In terms of sexual behaviours, those reporting at least one non-UK partner while overseas were more likely to report higher partner numbers, overlapping partnerships and new partner(s) in the UK from outside the UK, all in the past 5 years, but were not more likely to report unprotected sex with new partner(s) in the past year. There was a particularly strong association among men only between reporting non-UK partner(s) and paying for sex in the past 5 years (OR=4.23; 95% CI 2.20 to 8.15)) and ever having paid for sex outside the UK (OR=5.31; 95% CI 2.87 to 9.82). Of those men reporting non-UK partner(s), 26.7% (95% CI 21.6 to 32.5) had both paid for sex in the past years and had ever paid for sex abroad. This proportion was higher in older (35–74 years) than younger men (16–34 years): 36.9% (95% CI 27.3% to 47.7%) vs 19.1% (95% CI 14.5% to 24.7%). These men reported a median of three partners while overseas (95th percentile: 21) in contrast to a median of one (95th percentile: 11) for those not reporting both paying for sex in the past 5 years and ever having paid for sex abroad.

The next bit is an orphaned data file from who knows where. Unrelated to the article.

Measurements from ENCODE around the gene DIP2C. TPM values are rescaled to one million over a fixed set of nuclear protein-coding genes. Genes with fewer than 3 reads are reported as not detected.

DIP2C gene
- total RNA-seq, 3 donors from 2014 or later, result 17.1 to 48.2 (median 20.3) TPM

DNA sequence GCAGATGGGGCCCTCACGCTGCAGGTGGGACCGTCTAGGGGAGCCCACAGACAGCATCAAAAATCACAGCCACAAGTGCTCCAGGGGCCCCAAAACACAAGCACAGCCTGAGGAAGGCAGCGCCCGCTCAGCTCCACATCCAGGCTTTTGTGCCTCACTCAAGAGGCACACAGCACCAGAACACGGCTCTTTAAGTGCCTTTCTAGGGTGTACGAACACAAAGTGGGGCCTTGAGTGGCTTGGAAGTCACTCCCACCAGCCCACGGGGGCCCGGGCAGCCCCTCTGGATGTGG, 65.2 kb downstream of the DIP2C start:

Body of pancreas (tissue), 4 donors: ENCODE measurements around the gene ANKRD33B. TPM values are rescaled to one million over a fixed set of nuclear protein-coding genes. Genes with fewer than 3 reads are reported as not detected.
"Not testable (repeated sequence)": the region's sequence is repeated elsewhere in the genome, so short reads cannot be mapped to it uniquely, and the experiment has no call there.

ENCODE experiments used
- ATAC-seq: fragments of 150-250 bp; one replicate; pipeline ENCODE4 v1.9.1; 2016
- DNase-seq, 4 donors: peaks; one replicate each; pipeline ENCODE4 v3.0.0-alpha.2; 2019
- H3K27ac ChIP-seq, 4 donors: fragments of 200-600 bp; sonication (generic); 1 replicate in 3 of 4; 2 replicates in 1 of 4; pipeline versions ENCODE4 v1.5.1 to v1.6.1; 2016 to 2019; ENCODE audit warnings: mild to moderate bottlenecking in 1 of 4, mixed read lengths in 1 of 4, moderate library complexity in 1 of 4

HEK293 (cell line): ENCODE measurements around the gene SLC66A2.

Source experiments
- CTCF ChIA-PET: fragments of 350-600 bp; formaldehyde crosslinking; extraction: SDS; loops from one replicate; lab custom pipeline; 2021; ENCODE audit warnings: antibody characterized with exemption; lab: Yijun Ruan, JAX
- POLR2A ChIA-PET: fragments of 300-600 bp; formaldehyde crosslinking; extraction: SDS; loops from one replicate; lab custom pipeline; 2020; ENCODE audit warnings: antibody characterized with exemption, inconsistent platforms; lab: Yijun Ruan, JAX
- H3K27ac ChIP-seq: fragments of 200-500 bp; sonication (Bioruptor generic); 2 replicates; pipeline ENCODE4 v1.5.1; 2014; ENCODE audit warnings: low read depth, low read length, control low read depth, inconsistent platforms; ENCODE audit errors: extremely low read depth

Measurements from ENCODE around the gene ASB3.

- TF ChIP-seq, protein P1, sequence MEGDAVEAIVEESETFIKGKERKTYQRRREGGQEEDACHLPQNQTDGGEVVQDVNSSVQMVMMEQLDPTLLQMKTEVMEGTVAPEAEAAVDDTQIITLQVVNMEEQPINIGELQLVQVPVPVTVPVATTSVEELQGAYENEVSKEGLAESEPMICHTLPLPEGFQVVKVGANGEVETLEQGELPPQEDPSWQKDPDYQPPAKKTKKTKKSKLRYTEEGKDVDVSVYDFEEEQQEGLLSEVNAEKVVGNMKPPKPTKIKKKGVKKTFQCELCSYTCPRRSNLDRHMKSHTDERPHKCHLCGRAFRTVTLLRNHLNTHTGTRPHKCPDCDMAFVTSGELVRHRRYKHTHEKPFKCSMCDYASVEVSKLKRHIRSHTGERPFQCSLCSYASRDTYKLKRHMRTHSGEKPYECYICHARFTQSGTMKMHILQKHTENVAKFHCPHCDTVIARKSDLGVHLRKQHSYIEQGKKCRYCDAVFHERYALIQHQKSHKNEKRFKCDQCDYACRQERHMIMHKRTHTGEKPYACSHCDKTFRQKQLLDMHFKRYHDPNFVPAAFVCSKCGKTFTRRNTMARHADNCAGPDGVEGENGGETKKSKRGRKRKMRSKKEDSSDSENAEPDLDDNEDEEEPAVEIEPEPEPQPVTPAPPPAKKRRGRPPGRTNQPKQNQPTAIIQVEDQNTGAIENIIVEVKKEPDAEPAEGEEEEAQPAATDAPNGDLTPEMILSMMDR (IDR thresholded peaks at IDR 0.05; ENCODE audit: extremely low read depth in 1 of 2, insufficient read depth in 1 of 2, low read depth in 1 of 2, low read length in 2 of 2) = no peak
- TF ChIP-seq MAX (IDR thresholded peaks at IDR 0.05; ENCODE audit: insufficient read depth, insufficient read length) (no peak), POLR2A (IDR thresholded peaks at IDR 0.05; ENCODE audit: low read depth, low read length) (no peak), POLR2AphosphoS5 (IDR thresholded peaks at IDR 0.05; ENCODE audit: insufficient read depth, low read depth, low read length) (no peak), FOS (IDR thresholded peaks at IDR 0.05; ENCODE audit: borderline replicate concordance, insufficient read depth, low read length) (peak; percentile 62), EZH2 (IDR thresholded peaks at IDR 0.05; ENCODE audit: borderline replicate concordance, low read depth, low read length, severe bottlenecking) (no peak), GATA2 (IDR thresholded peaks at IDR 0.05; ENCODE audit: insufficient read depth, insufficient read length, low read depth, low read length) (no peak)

We found few associations with health and health-seeking behaviours. Men reporting non-UK partner(s) were more likely to have had an HIV test in the past 5 years and this association persisted after adjustment for age (AOR 2.28) and after additional adjustment for number of partners and ethnicity (AOR=1.93; 95% CI 1.19 to 3.14)). In unadjusted analysis, there was an association among women with using cannabis in the past year, having had an HIV test in the past 5 years and self-perceived STI risk. Associations with drug use and HIV testing persisted after adjustment for age.
Around 1 in 10 men and 1 in 20 women in Britain reported forming a new sexual partnership while overseas in the past 5 years. Men and women who had new partner(s) while overseas were more likely to report a range of sexual risk behaviours as well as STI diagnosis/es, but for men, this was no longer the case after adjusting for the number of sexual partners reported, demonstrating the mechanism through which this increased. For the majority of those who had new partnership(s) abroad, at least one of these partners lived outside the UK. This group differed in terms of some key characteristics and behaviours compared with those whose partners were from the UK only. They were less likely to identify as ‘White (British)’ and reported more partners, paid partners (men only), partners from outside the UK while in the UK and having tested for HIV. The men tended to be older (over 35 years) but women were more likely to be aged 25–34 years.